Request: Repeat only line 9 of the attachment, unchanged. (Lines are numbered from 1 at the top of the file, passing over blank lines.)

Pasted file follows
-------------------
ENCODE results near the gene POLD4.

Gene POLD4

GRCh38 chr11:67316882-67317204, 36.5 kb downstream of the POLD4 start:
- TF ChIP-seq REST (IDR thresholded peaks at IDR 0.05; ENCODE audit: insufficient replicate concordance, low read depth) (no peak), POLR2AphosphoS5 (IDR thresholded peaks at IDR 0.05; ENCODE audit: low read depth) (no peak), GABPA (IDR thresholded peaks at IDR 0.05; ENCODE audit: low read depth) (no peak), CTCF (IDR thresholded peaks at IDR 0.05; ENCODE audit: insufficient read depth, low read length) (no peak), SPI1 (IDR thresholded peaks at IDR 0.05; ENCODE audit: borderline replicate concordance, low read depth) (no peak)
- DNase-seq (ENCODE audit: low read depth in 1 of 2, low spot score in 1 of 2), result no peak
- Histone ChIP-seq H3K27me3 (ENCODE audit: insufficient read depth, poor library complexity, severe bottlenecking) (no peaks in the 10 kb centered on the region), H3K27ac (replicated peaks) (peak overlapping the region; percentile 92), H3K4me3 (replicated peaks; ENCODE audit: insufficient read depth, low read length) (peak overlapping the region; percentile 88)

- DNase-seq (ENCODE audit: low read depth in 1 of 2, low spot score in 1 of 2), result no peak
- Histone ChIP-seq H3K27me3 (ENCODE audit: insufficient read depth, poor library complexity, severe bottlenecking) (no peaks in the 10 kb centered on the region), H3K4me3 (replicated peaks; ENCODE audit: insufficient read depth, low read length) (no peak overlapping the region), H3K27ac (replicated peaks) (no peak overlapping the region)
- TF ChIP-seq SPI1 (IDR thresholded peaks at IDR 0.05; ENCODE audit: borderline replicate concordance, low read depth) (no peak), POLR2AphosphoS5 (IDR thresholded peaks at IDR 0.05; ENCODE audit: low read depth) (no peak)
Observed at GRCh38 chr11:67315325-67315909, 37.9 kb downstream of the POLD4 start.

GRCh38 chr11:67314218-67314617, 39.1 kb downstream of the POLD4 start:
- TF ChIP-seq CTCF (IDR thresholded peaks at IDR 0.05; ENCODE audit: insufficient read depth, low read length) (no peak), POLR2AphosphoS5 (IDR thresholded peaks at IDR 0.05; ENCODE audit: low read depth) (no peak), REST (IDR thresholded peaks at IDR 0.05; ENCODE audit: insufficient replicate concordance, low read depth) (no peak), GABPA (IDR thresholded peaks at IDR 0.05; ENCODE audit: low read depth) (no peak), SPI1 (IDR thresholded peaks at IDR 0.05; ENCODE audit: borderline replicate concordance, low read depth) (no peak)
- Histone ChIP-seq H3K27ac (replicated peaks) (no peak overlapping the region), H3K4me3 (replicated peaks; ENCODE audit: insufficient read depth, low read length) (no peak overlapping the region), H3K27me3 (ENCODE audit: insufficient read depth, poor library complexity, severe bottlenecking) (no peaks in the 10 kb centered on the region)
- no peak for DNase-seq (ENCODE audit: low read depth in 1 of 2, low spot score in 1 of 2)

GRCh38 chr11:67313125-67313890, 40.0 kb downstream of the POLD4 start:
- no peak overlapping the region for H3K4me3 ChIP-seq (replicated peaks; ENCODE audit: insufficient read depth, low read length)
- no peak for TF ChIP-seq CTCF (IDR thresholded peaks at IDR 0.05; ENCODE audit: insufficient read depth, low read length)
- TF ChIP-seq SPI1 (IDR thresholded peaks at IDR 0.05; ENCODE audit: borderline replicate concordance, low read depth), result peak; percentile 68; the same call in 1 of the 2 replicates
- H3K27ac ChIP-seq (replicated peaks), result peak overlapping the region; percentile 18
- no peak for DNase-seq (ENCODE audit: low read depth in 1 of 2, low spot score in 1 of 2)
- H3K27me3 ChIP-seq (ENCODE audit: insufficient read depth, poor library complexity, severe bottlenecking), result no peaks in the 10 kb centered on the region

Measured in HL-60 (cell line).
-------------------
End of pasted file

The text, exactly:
- TF ChIP-seq SPI1 (IDR thresholded peaks at IDR 0.05; ENCODE audit: borderline replicate concordance, low read depth) (no peak), POLR2AphosphoS5 (IDR thresholded peaks at IDR 0.05; ENCODE audit: low read depth) (no peak)